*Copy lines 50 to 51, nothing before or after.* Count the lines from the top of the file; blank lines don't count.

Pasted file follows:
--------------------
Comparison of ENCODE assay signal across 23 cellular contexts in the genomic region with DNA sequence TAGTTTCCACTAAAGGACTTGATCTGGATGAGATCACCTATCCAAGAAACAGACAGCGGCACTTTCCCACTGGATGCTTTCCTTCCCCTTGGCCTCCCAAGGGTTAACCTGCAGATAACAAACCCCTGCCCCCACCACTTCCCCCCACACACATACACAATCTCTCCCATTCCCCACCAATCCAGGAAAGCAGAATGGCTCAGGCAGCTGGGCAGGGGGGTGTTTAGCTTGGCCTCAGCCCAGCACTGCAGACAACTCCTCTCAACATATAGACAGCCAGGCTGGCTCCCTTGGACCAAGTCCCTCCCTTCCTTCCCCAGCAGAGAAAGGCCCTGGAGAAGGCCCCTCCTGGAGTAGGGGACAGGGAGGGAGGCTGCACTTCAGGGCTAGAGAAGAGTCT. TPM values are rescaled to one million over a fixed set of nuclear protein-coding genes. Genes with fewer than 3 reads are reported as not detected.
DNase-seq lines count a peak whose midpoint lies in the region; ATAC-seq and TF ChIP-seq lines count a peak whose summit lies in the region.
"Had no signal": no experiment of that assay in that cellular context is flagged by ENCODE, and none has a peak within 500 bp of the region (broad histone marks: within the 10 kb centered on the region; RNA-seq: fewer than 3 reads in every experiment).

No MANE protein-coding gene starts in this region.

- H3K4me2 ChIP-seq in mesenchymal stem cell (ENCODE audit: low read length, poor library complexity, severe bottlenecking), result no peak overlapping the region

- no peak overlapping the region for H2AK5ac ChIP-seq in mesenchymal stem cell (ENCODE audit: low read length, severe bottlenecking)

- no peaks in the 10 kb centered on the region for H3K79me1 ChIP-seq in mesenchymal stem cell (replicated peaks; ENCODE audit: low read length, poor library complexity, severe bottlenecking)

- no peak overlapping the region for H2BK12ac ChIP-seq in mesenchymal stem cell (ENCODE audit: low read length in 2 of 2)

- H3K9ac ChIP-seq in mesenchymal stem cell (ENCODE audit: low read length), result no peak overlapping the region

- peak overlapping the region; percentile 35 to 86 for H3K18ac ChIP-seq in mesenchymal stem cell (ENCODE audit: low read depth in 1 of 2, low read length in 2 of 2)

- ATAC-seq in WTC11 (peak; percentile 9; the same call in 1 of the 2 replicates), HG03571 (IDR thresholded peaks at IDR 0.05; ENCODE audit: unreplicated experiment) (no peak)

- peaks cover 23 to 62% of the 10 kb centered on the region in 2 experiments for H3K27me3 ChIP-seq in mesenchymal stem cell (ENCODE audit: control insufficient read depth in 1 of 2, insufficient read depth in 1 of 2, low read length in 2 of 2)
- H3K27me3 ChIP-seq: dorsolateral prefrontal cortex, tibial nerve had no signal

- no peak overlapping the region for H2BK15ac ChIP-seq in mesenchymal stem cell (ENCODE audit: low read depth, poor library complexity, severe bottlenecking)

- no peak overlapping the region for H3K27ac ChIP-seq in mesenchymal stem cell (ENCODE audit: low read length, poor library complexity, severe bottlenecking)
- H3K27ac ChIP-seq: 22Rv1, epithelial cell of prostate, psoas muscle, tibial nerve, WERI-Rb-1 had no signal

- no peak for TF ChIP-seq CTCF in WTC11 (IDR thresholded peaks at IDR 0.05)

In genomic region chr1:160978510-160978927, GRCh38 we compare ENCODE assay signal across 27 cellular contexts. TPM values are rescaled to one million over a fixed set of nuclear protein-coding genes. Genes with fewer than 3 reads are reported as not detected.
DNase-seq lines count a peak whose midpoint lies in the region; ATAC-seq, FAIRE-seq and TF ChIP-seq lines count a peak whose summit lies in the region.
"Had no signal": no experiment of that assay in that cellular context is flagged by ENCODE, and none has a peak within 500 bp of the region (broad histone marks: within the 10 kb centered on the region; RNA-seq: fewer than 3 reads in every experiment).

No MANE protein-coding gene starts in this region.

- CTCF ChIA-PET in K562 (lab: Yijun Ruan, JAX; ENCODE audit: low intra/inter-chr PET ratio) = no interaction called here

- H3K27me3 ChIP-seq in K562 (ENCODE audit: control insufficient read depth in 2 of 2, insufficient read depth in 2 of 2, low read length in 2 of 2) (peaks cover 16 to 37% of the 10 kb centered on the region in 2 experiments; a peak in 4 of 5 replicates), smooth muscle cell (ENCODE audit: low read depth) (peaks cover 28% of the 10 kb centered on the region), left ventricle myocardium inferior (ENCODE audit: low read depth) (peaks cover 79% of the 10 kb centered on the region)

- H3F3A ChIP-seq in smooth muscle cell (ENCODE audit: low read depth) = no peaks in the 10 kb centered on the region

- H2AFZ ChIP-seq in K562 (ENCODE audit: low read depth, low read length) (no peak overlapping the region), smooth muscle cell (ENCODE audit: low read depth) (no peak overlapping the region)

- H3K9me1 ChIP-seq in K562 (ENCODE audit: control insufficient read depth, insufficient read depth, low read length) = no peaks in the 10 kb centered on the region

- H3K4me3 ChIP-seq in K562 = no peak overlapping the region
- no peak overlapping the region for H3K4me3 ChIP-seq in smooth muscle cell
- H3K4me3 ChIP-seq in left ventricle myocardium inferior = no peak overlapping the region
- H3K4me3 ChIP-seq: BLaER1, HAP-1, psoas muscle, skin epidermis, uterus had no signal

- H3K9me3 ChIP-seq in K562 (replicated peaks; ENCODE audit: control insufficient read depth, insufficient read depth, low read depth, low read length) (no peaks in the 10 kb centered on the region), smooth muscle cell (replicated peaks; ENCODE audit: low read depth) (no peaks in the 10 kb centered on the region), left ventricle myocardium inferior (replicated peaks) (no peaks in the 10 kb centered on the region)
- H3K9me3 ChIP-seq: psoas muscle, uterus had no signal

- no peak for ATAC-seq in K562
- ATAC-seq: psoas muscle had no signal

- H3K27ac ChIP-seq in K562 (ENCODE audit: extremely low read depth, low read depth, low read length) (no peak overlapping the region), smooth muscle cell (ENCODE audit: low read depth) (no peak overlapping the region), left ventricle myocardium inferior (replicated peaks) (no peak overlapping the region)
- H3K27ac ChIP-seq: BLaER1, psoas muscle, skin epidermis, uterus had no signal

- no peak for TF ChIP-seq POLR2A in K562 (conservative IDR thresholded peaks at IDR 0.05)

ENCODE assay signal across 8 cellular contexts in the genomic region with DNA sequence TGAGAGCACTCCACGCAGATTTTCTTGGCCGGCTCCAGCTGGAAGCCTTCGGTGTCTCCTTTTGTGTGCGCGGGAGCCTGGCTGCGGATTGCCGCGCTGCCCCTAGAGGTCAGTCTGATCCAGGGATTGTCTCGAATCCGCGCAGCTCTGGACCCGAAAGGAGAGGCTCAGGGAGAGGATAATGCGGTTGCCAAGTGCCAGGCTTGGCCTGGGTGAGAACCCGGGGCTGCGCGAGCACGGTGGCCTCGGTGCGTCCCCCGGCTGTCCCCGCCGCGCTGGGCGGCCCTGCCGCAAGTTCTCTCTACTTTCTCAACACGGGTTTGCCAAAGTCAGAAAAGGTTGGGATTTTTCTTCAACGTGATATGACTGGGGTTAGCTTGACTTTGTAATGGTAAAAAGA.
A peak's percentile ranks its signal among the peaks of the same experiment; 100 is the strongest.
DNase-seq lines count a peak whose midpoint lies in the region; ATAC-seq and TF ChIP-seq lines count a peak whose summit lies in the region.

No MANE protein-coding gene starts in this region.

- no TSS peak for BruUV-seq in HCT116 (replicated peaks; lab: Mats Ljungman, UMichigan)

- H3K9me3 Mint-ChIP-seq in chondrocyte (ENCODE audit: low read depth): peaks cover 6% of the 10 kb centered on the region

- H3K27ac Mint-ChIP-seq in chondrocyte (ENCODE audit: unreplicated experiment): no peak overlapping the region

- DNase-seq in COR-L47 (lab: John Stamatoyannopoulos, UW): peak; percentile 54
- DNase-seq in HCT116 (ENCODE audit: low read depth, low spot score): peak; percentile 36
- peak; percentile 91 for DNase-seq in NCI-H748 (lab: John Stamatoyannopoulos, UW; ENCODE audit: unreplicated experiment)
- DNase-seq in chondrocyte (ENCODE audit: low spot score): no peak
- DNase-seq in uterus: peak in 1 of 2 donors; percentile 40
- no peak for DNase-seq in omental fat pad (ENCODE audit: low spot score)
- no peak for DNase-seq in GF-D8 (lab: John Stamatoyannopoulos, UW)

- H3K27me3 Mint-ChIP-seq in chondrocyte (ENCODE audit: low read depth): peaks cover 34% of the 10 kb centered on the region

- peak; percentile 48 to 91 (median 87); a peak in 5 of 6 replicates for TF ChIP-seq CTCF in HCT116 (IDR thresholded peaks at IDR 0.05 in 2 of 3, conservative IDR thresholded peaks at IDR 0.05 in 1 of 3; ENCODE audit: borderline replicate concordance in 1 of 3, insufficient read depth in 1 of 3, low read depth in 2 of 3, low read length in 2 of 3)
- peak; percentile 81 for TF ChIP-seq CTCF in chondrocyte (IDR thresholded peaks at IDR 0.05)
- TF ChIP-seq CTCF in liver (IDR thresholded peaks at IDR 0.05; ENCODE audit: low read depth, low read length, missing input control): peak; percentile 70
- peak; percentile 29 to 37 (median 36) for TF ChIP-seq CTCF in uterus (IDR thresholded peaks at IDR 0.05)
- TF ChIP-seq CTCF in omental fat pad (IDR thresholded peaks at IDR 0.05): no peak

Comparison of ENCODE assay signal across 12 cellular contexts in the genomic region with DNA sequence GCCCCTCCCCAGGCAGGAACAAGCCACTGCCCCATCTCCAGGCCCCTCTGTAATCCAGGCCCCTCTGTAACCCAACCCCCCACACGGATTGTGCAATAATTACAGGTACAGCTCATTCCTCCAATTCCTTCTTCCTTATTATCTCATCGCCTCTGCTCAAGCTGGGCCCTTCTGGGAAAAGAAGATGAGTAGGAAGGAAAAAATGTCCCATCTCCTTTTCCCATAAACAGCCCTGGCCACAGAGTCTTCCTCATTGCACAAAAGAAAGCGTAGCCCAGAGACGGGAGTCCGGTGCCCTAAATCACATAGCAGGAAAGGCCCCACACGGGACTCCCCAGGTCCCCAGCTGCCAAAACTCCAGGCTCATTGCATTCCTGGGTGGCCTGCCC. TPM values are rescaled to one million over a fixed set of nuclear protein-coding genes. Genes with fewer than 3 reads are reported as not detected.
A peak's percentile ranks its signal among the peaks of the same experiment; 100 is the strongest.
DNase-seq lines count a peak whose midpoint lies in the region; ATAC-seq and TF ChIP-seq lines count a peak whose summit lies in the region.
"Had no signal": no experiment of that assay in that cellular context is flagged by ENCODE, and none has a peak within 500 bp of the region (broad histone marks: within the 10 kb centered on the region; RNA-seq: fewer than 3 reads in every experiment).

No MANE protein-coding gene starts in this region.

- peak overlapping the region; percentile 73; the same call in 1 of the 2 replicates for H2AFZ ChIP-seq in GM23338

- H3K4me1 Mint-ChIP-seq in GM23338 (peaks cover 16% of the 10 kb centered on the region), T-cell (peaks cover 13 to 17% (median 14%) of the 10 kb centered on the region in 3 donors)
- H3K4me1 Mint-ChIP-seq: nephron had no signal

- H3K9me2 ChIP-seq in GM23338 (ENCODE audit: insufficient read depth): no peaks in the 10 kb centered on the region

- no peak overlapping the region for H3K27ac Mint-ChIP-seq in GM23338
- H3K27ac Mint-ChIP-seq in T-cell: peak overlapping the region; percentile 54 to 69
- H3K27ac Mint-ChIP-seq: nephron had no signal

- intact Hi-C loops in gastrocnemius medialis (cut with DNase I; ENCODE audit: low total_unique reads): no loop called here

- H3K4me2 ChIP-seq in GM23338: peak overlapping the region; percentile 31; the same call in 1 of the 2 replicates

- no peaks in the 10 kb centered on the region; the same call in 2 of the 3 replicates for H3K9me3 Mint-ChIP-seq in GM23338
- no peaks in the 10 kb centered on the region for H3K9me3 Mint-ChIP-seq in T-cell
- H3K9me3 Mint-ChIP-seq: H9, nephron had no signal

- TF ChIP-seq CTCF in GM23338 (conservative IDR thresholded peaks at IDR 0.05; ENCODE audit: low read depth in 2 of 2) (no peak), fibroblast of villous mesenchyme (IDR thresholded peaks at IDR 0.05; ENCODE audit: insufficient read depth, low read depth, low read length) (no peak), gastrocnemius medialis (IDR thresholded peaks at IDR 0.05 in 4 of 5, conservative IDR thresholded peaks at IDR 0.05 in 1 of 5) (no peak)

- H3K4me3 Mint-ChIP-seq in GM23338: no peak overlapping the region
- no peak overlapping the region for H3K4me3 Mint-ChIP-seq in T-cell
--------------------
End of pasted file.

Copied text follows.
- no peak for DNase-seq in omental fat pad (ENCODE audit: low spot score)
- no peak for DNase-seq in GF-D8 (lab: John Stamatoyannopoulos, UW)